Sarah Levin-Richardson, Ph.D. in Classical Archaeology (2009), Stanford University
Building from her doctoral dissertation, Levin-Richardson’s monograph Beyond Desire: Romans and their Erotic Art explores the intersection of eroticism, desire, and viewing in the Roman period. This project re-examines the erotic art of three (in)famous buildings—Pompeii’s brothel, the Suburban Baths at Pompeii, and an elite villa in Rome (the Villa della Farnesina)—arguing that social status was key to the ways in which Roman erotic art provoked desire and other emotions. In addition to working on this manuscript while at Rice, she is preparing a series of articles on male and female uses of obscenity in ancient graffiti and a co-authored article revising the traditional active-male/passive-female model of ancient sexuality
Diana Bullen Presciutti, PhD in Art History (2008), University of Michigan, Ann Arbor
Presciutti’s dissertation “The Visual Culture of the Foundling Hospital in Central Italy, 1400-1600” examines how visual culture shaped perceptions of charity toward abandoned children and the institutions that cared for them. While at Rice, she will revise her dissertation for publication as a book. She will also begin work on a second book project, focusing on the visual culture of institutions of confinement, rehabilitation, and reintegration of “problematic” women and converted Jews and Muslims in sixteenth- and early seventeenth-century Italy. Presciutti is now at the College of Wooster in Ohio.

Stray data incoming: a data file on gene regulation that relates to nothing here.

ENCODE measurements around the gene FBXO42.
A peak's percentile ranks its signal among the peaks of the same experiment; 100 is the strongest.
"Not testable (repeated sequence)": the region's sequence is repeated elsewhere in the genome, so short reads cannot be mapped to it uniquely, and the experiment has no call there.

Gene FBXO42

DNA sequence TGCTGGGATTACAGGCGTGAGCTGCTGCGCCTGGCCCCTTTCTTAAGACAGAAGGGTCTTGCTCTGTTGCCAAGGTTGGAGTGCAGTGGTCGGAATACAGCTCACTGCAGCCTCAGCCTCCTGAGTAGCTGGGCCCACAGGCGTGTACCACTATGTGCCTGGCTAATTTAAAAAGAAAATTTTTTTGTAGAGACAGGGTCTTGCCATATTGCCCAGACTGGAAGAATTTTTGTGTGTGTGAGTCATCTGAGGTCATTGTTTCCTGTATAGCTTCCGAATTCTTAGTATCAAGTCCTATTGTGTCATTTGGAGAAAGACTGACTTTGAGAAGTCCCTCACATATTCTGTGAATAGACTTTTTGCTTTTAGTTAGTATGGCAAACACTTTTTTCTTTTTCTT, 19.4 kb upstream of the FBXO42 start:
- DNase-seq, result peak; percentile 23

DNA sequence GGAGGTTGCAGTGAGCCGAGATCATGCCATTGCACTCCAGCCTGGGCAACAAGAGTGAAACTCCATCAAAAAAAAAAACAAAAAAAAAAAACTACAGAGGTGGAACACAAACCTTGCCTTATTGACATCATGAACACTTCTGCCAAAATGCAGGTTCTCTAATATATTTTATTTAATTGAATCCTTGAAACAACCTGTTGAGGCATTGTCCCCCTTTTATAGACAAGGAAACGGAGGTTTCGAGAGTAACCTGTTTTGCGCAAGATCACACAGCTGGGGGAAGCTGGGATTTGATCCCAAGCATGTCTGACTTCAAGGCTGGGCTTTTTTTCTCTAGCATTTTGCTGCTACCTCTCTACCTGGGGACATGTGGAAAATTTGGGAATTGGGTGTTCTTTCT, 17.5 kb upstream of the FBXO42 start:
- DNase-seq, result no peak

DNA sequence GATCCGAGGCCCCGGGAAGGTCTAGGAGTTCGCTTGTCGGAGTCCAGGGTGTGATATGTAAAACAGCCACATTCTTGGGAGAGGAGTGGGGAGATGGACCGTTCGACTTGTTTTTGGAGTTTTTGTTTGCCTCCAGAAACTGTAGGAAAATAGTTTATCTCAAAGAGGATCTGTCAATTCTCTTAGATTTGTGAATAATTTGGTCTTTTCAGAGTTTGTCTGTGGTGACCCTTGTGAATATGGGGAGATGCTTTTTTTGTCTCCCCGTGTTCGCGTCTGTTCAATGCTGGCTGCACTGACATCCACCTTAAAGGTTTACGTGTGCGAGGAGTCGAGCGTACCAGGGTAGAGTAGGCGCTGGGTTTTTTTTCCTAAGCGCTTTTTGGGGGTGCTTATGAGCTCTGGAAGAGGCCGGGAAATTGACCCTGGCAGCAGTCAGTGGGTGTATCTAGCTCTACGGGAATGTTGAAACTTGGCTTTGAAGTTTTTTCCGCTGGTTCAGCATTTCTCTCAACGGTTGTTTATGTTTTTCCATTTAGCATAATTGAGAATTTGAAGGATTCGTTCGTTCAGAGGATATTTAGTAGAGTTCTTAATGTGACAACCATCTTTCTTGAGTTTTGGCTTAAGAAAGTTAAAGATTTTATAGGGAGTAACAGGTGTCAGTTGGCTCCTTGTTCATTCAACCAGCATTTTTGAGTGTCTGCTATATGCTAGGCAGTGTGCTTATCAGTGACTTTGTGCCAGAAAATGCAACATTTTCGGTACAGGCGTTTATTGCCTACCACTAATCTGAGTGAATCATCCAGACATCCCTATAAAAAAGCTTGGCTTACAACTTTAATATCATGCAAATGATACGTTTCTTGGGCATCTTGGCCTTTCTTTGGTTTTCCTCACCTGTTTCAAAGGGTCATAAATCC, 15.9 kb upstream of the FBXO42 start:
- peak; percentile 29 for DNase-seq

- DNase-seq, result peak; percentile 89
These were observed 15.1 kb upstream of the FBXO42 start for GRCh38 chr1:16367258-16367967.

Matthew Wilkens, PhD in Literature (2006), Duke University
In a book manuscript based on his dissertation “Points and Lines: Allegory, Event, and the End of American Modernism,” Wilkens developed a theory of the relationship between allegory and event in contemporary American fiction. He is now working to extend this framework to new areas in digital humanities and science studies. In one current project, he is using computer models to study historical variations in literary genres. His aim is to discover how literature responds to rapid cultural change, and to use this knowledge to refine our current understanding of contemporary literature, as well as to develop new tools and techniques for digital scholarship in the humanities. Matthew Wilkins is now at Notre Dame.